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Scale is a dirty word.

If it only benefits a few.

I used to handwrite and mail letters to family members in India. It would take a month between sending a letter and getting a response. The internet changed that. I remember the first time I sent an email to my cousin from my brand new account: shahed_cool@hotmail.com 🤦. I got a response within an hour. And technology kept getting better. I can now summon anything I desire with a few hand gestures: knowledge, entertainment, food, clothing. Even a house. I live better than the royalty of the past.

But lately I’ve been feeling uneasy about this ease. This level of comfort is possible because of an unequal system — scale benefits a few people at the cost of many. I am part of that privileged few.

Our society is defined by overconsumption. We all know about it: exploitation of cheap labor and factory farming allows us to enjoy fleeting pleasures at an enormous cost to other humans and animals. But we’re too comfortable and too far away to care. Scale enables passive cruelty.

In a world that prioritizes profitability and disposability, we uphold systems that will destroy us and our environment.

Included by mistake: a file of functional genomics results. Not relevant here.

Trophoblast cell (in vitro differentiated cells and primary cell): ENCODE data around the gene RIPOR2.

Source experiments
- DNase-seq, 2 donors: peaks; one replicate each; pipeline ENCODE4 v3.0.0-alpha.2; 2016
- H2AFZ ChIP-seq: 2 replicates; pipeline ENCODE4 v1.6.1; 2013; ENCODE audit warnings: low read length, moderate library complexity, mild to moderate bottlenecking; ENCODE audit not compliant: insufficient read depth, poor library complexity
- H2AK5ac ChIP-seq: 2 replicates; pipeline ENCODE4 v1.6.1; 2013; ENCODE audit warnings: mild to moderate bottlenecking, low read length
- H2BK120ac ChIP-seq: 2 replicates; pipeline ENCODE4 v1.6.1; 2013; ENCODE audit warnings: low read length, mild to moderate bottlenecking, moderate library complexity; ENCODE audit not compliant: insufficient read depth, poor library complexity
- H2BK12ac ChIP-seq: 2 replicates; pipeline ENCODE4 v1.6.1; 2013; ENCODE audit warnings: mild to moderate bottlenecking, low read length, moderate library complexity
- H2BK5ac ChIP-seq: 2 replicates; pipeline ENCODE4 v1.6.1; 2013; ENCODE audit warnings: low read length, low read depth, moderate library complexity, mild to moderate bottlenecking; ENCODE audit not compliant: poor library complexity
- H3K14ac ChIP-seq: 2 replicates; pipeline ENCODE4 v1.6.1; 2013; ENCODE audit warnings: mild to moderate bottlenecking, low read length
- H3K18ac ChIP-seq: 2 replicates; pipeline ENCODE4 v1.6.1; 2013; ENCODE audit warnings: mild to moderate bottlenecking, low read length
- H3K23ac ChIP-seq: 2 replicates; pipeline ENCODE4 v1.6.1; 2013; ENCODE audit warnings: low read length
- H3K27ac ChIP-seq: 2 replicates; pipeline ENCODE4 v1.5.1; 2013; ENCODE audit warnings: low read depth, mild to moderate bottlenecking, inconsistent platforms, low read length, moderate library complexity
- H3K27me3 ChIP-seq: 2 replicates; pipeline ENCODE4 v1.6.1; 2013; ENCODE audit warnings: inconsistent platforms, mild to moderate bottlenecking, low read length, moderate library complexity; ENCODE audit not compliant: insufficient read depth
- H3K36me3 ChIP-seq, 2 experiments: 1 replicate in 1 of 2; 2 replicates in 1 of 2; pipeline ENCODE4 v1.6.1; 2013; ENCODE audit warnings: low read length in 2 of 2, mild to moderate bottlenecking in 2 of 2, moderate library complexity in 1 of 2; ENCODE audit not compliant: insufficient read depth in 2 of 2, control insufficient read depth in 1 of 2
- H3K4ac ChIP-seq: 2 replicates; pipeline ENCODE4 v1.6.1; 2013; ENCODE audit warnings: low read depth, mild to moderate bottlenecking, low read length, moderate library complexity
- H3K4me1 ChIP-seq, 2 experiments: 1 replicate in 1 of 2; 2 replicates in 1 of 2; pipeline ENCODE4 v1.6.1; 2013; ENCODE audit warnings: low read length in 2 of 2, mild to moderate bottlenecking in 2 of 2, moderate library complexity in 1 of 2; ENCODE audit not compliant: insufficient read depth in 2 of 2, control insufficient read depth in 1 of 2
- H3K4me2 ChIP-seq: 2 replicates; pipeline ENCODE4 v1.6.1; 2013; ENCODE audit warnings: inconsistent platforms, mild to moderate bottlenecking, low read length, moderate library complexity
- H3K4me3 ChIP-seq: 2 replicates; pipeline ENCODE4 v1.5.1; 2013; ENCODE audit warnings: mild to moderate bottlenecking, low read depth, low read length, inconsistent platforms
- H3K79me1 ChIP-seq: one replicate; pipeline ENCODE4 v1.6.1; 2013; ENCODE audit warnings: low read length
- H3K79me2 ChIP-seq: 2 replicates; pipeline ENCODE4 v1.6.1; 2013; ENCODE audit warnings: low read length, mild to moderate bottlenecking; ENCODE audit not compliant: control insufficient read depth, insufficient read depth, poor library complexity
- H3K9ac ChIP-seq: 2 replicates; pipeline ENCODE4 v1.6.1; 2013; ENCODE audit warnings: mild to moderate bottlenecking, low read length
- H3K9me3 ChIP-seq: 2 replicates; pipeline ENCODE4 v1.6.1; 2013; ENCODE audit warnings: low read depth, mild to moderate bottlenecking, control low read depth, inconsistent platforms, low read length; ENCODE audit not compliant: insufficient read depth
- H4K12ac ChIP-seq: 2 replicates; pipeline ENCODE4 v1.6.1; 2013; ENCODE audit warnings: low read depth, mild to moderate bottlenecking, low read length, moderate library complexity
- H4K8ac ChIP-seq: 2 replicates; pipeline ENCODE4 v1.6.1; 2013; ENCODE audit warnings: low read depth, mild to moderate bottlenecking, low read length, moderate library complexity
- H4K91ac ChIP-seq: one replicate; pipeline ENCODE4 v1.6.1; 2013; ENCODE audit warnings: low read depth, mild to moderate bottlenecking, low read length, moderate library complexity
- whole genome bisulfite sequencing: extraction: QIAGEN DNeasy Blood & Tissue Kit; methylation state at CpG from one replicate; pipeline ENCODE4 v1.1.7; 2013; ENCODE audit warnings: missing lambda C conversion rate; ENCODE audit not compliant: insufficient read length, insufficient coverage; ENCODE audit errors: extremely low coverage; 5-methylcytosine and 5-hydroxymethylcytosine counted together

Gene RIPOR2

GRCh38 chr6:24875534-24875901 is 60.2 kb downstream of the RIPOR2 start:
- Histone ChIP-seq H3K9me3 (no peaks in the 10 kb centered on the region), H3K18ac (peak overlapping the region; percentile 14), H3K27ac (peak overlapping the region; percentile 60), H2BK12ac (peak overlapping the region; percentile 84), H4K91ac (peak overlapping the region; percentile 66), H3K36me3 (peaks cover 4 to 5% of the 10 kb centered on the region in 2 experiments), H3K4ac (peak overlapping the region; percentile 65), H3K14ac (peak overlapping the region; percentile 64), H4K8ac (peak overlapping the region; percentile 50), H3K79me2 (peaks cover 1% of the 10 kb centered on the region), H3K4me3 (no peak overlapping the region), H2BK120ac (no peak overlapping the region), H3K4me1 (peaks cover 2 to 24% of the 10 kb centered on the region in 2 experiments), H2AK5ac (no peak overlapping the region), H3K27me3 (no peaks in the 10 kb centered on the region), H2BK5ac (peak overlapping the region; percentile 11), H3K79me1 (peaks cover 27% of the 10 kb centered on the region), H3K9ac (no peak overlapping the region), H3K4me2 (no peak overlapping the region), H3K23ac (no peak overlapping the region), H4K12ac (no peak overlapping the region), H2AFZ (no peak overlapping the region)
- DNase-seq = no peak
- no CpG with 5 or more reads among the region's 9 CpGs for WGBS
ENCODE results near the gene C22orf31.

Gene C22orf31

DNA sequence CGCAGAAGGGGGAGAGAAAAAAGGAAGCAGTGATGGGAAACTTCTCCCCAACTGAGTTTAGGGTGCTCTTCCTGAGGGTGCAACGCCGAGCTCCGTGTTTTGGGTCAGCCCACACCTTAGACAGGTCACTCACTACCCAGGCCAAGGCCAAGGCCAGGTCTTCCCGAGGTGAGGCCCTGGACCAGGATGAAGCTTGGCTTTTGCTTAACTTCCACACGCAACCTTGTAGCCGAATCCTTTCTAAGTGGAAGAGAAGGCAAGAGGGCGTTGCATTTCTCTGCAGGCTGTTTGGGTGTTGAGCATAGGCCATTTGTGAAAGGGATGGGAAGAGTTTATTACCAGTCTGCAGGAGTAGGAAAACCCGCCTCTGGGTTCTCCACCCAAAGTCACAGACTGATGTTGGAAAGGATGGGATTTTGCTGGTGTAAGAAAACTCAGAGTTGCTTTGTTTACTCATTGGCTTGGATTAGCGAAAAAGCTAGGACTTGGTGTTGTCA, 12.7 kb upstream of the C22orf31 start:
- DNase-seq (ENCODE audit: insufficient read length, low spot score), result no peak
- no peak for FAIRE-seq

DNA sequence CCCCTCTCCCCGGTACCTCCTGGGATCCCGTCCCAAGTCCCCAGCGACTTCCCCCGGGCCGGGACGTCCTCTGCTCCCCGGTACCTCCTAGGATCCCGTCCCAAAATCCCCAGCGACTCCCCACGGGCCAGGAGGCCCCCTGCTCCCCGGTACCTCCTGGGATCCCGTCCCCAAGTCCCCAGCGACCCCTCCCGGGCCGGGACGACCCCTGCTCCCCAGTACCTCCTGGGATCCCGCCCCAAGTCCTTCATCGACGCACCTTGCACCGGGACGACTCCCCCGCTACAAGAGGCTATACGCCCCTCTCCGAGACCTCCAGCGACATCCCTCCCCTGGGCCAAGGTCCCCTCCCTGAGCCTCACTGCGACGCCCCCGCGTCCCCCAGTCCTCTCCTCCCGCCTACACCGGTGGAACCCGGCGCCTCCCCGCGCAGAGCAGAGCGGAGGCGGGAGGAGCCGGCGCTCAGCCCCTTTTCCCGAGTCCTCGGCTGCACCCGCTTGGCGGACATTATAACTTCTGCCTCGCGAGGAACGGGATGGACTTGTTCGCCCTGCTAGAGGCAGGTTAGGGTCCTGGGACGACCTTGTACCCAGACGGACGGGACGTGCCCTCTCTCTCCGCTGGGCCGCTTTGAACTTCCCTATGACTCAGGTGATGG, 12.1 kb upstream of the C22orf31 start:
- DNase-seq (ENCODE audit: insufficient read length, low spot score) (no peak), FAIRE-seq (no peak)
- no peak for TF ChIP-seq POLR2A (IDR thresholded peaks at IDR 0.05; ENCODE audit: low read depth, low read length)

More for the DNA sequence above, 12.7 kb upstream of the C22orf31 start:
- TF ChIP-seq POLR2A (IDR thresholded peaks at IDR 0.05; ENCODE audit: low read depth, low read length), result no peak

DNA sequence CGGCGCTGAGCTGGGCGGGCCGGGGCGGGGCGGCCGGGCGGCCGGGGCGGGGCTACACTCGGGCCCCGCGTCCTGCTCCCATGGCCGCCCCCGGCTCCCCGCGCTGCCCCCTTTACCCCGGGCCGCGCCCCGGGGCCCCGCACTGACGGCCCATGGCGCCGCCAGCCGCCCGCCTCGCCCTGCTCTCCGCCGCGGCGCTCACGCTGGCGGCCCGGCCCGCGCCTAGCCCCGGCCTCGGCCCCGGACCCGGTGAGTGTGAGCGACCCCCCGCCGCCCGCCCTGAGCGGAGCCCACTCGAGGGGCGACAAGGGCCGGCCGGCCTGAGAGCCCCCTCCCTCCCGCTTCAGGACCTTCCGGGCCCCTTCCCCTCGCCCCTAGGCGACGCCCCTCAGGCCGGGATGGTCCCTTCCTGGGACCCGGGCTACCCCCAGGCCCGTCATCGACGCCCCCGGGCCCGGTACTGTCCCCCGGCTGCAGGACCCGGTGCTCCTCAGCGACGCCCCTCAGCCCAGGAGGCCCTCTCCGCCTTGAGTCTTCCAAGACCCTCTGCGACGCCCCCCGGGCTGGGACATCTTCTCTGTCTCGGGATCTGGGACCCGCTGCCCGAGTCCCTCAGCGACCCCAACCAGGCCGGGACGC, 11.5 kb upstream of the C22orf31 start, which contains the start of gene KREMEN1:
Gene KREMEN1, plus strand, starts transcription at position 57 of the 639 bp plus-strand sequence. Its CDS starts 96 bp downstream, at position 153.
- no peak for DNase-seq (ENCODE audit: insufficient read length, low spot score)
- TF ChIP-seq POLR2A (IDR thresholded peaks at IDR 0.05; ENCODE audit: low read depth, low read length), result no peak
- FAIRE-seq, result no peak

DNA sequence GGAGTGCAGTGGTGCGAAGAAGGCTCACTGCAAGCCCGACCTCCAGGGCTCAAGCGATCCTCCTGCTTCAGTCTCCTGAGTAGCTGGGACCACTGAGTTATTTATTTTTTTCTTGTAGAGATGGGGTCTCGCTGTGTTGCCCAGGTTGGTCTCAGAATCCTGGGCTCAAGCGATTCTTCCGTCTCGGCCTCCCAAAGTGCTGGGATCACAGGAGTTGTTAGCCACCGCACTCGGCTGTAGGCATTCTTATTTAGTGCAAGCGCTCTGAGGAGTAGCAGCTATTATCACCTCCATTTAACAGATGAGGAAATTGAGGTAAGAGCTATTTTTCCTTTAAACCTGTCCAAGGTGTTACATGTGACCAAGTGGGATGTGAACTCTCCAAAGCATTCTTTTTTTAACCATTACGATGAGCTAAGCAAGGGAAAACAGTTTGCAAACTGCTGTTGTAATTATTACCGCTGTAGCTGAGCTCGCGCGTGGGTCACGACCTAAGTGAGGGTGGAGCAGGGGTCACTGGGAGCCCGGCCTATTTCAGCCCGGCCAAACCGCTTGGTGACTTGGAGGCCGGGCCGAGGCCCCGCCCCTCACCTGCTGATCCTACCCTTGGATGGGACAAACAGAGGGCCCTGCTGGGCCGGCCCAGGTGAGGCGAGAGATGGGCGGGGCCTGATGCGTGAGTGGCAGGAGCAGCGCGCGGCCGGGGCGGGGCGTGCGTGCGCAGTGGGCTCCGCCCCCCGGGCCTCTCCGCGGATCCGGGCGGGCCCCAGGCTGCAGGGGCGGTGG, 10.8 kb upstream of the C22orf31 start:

This applies to software as well. Unconstrained by physical space, software demands outsized profitability. As software designers, we’re meant to represent our users. But really, we exploit human psychology to make money. User centered design = profit centered design. The most perverse example of this is manipulative social media algorithms that hold us hostage and make us dumber. Scale is a dark pattern.

I used to think scale was magical. When I designed buildings as an architect, I wouldn’t see the impact of my work for months or even years. Then I switched to UX design. I remember my first software release: an investment portal used by a few hundred fund managers. I was blown away by how fast I could affect people at scale. I was hooked. The stuff I’ve designed throughout my career has been used by millions of people.

Actually, I still think scale is magical. But it must benefit everyone.

In architecture school, we added human figures to our building models. These tiny scale figures helped reviewers understand the human’s relationship to the building. A design without scale was soulless.

Let’s bring that human scale into everything we build. And consume less.

I tweaked this on Wed Apr 03 2024 00:00:00 GMT+0000 (Coordinated Universal Time)